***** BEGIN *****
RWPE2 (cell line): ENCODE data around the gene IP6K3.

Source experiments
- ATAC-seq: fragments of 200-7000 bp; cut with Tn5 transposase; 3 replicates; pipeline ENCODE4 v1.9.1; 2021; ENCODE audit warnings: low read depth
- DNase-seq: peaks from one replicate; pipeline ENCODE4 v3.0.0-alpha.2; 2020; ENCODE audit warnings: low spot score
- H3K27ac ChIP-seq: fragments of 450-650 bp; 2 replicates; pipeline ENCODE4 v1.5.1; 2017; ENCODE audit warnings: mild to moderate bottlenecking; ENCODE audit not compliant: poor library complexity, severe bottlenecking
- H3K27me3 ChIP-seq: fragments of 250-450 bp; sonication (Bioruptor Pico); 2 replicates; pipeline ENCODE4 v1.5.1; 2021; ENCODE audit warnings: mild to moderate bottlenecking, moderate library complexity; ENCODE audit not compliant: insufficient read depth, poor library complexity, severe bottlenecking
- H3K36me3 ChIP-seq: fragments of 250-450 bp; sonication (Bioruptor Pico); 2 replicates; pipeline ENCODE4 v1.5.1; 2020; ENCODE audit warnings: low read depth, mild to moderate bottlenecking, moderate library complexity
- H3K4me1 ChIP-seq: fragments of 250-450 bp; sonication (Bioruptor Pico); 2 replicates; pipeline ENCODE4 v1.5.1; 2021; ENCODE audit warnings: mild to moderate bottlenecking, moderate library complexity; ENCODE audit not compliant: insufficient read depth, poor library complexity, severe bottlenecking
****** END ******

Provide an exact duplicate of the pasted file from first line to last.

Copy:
RWPE2 (cell line): ENCODE data around the gene IP6K3.

Source experiments
- ATAC-seq: fragments of 200-7000 bp; cut with Tn5 transposase; 3 replicates; pipeline ENCODE4 v1.9.1; 2021; ENCODE audit warnings: low read depth
- DNase-seq: peaks from one replicate; pipeline ENCODE4 v3.0.0-alpha.2; 2020; ENCODE audit warnings: low spot score
- H3K27ac ChIP-seq: fragments of 450-650 bp; 2 replicates; pipeline ENCODE4 v1.5.1; 2017; ENCODE audit warnings: mild to moderate bottlenecking; ENCODE audit not compliant: poor library complexity, severe bottlenecking
- H3K27me3 ChIP-seq: fragments of 250-450 bp; sonication (Bioruptor Pico); 2 replicates; pipeline ENCODE4 v1.5.1; 2021; ENCODE audit warnings: mild to moderate bottlenecking, moderate library complexity; ENCODE audit not compliant: insufficient read depth, poor library complexity, severe bottlenecking
- H3K36me3 ChIP-seq: fragments of 250-450 bp; sonication (Bioruptor Pico); 2 replicates; pipeline ENCODE4 v1.5.1; 2020; ENCODE audit warnings: low read depth, mild to moderate bottlenecking, moderate library complexity
- H3K4me1 ChIP-seq: fragments of 250-450 bp; sonication (Bioruptor Pico); 2 replicates; pipeline ENCODE4 v1.5.1; 2021; ENCODE audit warnings: mild to moderate bottlenecking, moderate library complexity; ENCODE audit not compliant: insufficient read depth, poor library complexity, severe bottlenecking